I suppose it’s about time I live up to my username.
When I submitted an application for Diamonds in the Rough, I was honestly not expecting to get in. At that point I had one decent map and that’s pretty much it. However, I am very honored and glad to have participated; this experience has really deepened my understanding and appreciation for mapping and lighting as a unique, artistic way of expressing appreciation for music.
I’ve been personally involved in classical music since I was about 11, starting by playing the French horn in middle and high school. Now, I hold both a bachelor’s and master’s degree in music composition. Long story short, all that training has given me a deep and specific appreciation for music, both classical and other non-classical genres. I feel that this background has given me a somewhat unique take on how I map and light, and I’m confident now that I will continue to nurture that style as I produce more maps.
As part of my output, I hope I can bring some attention to how many INSANELY cool classical pieces there are out there. It’s nowhere near as plain as many people suspect, especially once you get within the past 150 years or so. This map is the first in a, hopefully, long stream of classical bangers. I don’t plan on ever exclusively doing classical stuff, so you can expect plenty of other variety from me as well.
Shostakovich’s 10th Symphony is famously said to be associated with Stalin and the Stalin era, and the second movement is claimed to be a musical portrait of Stalin himself, according to a memoir claimed to have been written by Shostakovich. The second movement in particular is very aggressive with lots of fast and syncopated passages among all of the instrumental sections. As you’d expect, I found this to be an excellent but appropriate challenge to map in Beat Saber; I personally feel that it shares many similarities with metalcore, math rock, and hardcore electronic music in its structure.
This was my first substantial project in manual lighting, and in it, I decided to stick with vanilla lighting materials (not v3 lighting yet, but I will definitely experiment with that eventually!). I tried to depict a very stormy environment with the colors and lightning-esque flashes, as well as in some of the mapping, with some sections having the player twist back and forth, as if being blown about by the wind. Additionally, I tried to put a few references to orchestral performance practice within the mapping; most notably, the middle section in Expert+ and Shosty difficulty, which prominently features the brass and percussion has the player making strong downbeats with the timpani line, somewhat reflecting how that would actually be performed on the instrument. Beyond that, the map features primarily balanced and tech-like styles, and has a pretty reasonable difficulty flow from Hard to Expert+. The lovingly-named “Shosty” difficulty adds some extra speedy flair to the Expert+, which is personally beyond my own ability to pass at my current skill level. This may become a trend with the classical pieces to have an extra level of difficulty, especially since many of them are especially complex.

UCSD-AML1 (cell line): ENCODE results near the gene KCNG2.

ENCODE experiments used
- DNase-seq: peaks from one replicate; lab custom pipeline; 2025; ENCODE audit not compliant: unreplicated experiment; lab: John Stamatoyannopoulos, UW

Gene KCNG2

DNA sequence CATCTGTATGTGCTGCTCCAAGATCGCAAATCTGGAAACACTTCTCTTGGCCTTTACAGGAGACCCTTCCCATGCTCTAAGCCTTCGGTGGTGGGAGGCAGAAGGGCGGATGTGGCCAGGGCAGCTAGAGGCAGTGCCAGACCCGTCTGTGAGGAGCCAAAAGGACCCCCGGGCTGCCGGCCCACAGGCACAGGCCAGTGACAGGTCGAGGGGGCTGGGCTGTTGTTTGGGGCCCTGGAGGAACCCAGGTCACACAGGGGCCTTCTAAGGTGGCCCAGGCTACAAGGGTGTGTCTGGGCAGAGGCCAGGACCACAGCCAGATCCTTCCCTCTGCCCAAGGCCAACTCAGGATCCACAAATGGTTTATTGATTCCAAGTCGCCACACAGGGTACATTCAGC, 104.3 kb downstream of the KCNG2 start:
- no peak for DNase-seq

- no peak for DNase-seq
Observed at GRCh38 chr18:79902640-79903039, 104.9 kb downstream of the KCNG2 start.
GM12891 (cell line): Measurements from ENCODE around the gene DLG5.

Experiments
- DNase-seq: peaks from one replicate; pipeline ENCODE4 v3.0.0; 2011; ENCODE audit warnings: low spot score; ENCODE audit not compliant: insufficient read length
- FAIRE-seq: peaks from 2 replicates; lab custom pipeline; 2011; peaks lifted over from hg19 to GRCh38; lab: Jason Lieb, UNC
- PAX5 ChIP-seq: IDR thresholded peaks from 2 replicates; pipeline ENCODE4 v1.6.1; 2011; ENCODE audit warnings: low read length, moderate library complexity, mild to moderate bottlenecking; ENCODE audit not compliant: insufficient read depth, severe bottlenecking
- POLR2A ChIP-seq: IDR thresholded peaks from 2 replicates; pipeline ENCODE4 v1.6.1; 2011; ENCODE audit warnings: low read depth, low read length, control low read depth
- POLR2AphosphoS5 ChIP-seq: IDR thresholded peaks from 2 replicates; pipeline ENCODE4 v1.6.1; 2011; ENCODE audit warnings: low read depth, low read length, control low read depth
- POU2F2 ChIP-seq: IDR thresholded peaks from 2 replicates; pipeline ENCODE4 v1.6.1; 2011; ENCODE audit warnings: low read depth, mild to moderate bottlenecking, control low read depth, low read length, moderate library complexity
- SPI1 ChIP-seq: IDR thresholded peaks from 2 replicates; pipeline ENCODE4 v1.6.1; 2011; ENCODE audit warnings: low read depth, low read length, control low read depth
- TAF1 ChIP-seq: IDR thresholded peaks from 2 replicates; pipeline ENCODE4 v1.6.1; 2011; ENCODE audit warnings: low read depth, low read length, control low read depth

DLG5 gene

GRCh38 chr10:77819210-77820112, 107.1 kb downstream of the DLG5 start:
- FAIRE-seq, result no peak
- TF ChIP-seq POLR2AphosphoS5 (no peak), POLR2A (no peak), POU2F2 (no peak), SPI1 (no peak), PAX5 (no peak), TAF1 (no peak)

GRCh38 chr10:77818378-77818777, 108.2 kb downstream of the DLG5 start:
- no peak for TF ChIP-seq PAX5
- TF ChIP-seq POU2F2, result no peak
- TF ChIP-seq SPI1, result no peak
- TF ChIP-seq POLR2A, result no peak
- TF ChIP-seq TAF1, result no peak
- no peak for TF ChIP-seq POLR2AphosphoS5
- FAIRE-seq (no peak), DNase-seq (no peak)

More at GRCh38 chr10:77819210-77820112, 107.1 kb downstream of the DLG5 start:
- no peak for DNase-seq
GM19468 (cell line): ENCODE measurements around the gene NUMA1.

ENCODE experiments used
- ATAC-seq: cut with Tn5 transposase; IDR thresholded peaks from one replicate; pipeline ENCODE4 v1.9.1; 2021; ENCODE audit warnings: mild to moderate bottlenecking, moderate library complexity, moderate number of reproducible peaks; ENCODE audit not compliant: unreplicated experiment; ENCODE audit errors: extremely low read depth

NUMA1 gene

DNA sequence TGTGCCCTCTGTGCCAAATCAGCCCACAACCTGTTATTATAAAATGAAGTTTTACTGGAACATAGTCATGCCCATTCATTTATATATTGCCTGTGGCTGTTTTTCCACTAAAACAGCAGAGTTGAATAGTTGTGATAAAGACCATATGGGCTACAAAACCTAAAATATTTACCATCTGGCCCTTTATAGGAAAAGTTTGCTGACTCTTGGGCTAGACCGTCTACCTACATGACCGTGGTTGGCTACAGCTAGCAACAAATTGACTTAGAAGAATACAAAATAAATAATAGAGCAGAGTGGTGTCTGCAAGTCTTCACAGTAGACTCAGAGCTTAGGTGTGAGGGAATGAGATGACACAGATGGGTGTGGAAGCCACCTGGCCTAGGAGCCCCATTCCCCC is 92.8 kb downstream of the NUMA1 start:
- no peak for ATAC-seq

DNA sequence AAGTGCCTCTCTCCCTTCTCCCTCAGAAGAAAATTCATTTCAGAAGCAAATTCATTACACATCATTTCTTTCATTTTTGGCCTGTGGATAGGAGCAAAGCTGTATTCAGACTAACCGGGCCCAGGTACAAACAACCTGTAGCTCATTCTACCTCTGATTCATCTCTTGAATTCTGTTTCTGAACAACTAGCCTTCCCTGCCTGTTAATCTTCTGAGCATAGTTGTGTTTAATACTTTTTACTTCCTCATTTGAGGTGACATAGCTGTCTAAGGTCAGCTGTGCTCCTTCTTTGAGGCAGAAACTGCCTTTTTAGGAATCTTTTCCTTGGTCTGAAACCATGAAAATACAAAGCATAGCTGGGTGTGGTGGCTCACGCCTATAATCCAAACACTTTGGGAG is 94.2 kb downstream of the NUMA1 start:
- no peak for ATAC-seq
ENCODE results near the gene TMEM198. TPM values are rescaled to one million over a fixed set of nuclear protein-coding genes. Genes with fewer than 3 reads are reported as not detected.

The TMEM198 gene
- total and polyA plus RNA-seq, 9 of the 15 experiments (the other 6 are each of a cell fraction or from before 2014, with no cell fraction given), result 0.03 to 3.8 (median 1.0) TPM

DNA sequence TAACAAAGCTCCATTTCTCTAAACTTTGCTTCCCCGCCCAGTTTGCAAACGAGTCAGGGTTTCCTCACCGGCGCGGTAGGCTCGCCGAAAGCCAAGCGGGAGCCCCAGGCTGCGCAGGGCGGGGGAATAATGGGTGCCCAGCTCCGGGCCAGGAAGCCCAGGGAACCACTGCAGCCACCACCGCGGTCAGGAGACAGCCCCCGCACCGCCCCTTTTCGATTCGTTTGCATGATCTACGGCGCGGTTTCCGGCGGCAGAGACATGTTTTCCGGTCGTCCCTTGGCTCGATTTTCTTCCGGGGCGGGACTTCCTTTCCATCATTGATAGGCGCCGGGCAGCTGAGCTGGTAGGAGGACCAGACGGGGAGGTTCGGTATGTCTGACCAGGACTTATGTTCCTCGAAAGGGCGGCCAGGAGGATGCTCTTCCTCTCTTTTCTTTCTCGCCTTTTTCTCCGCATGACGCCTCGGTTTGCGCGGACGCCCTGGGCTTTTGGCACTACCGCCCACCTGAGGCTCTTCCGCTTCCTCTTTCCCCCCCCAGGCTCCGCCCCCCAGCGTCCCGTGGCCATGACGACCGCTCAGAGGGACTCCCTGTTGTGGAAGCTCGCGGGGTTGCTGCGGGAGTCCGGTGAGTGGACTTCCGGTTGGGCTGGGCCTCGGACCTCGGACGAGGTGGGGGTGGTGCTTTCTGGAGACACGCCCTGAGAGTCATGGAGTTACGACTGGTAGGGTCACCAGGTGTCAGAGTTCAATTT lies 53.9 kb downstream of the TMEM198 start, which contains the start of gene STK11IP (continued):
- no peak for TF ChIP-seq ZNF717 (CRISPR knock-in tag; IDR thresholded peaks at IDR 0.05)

I hope this map serves as a great representation of this piece, and for some of you, hopefully a fun introduction to the wide world of classical music. If anyone has any suggestions on other classical pieces to look into mapping, feel free to message me on Discord at symphonic#0378.
Finally, a ridiculously HUGE thank you to:
@officialMECH for his phenomenal coaching
@GojiCrafter, @Seneasul, @swukpuff, @vivry, and any of the other DITR novices/staff that testplayed my map
@helencarnate and the rest of the DITR staff for (continuing to) put on this awesome event, it’s an excellent learning opportunity for novices like me
and an extra special second shoutout to @swukpuff for being a fantastic new friend I made through this event and for his moral support throughout the project
Title: Symphony No. 10 in E Minor, Op. 93
Movement: II. Allegro
Composer: Dmitri Shostakovich
Composition Premiere Year: 1953
Performer(s): Royal Liverpool Philharmonic Orchestra
Conductor: Vasily Petrenko
Recording Year: 2009
Do note this map features a slightly different version of the original track in order to sync to a consistent tempo.
In-Game “Shosty” Difficulty FPFC Preview (not gameplay):
About DITR: Diamonds in the Rough is an event for new mappers which matches them up with experienced coaches to create a multi-difficulty, curation-worthy map. Keep your eyes on these rookies in the future as their talent develops and read more about the event on Bsaber.com!
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